If you read any of these books and post quotes from them on your Tumblr, tag them #yeahwritingbooks and I’ll reblog you! 
    High Res

    yeahwriters:

    5 Books on Writing That Every Writer Should Read

    To be a better writer, there are really only things that you need to do: Read, and write. But that doesn’t mean that you can’t read about being a writer, and that having a well-rounded understanding of how writing “works” isn’t beneficial.

    These 5 books were all assigned to me as a creative writing undergrad, and all have pieces of wisdom in them that have etched themselves so thoroughly into my consciousness that I feel like they’re all floating over my head while I’m writing.

    While there are loads of other great books on writing, I specifically chose these because they aren’t all just saying “here’s how I write, you should do it too”the topics of these books are very diverse!

    1. Reading Like A Writer  by Francine Prose: Like I said, the best thing you can do to be a better writer is read. But what does that mean? What should you read? Francine Prose (yes, that is her real last name, if you can even believe it!) helps you answer those questions, and shows how looking for certain things while you read and reread can strengthen your own writing. Check it!
    2. On Writing by Stephen King: This is the one book on my list that is saying “here’s how I write, you should too”. But Stephen King is basically the most prolific writer ever, so I was happy to listen to his advice. Two points of his really stuck with me: 1. Adverbs are lazy and 2. Sometimes the best thing you can do for a story is put it down for a long timelike, 6 months or a yearand come back to it with eyes so fresh that it’s like you’re editing someone else’s story. I’d be interested to know what points of his sticks with you guys!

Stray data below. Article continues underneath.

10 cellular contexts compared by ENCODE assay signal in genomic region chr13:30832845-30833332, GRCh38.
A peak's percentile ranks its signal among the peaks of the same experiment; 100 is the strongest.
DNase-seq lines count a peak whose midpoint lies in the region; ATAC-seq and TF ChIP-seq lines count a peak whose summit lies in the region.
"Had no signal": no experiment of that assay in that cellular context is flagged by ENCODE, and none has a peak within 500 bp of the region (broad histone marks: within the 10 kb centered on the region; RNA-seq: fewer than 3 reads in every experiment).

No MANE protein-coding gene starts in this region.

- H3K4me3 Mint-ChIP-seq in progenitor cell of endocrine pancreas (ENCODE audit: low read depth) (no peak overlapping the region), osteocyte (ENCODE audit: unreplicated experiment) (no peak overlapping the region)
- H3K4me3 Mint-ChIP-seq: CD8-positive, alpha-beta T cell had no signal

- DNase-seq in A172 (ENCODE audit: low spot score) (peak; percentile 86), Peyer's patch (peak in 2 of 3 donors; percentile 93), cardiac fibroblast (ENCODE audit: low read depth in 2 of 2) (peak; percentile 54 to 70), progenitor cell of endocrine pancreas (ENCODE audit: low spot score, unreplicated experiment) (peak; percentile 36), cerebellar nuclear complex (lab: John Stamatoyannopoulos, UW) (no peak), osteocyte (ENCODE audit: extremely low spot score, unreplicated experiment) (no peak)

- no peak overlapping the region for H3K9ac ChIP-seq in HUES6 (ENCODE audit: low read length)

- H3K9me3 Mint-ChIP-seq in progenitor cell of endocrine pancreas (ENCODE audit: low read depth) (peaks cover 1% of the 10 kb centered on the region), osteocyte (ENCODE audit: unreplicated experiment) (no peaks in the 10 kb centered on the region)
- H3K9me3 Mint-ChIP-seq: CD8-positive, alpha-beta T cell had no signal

3. Bird by Bird  by Anne Lamott: I posted about this the other day, but this book is like my writing Bible. In fact, a friend of mine who doesn’t even write got to reading it, and he loved it, too. Basically if you’re a human with a goal, this book will help you. And Anne Lamott writes kinda like this wise, kind mother who isn’t afraid to also tell you what’s up. Whereas a lot of other books on writing are about the actual storytelling, I like this book because it’s more about the writer’s “lifestyle”. Go get it now so that we can gush together!
    4. The Philosophy of Composition by Edgar Allan Poe: This is actually just an essay, but considering that Poe is often credited with being the inventor of the modern short story, I had to include it on this list. It’s in this essay that Poe famously defined a short story as one that can be told in one sitting. Whereas King’s On Writing is really “zoomed in” on topics like word choice, this essay is a high level, theoretical piece on what a story actually is. You can get it for 99 cents on Kindle, or, even better, read it as part of a collection of all of his stories… ugh, they’re SO good!!!
    5. Elements of Style  by Strunk & White: I cannot tell you how often I’ve received this little book as a giftfor high school graduation, for college graduation, and for many Christmases and birthdays. But it’s all good because it is kinda essential for a writer to have. Elements of Style is all aboutgasp!grammar. (I should probably give it a read-through again so that I can re-center and remember my grammatical skillz, actually!) Also, there are some cute versions out now that make it seem less snore-fest-yI really want this illustrated copy!

    If you read any of these books and post quotes from them on your Tumblr, tag them #yeahwritingbooks and I’ll reblog you! 

  8. theperksofbeingadylan:

    notafraidofstopping876:

    uberin-general:

    midbloods:

    gETTING HUGGED BY PEOPLE WHO ARE PHYSICALLY TALLER AND BIGGER THAN YOU IS AMAZING

    ITS LIKE BEING WRAPPED IN A BIG WARM PROTECTIVE HEAT BLANKET AND ITS WONDERFUL

    YEAH

    HUGGING PEOPLE THAT ARE LITTLER THAN YOU IS GREAT TOO LIKE THEY FIT PERFECTLY IN YOUR ARMS AND THEY’RE LITTLE AND ADORABLE AND REMINISCENT OF HUGGING A SMALL ANIMAL

    JUST HUGGING PERIOD

    HUGS

    (via vitamere)

  9. High Res
  10. 
Flower Garden (1905-1907)
Gustav Klimt

    Flower Garden (1905-1907)

    Gustav Klimt

    (Source: detailsdetales, via loveyourchaos)

  11. tzarevitch:

Interiors of Winter Palace Saint Petersburg Russia
    High Res

    tzarevitch:

    Interiors of Winter Palace
    Saint Petersburg
    Russia

    (via englishmajorinrepair)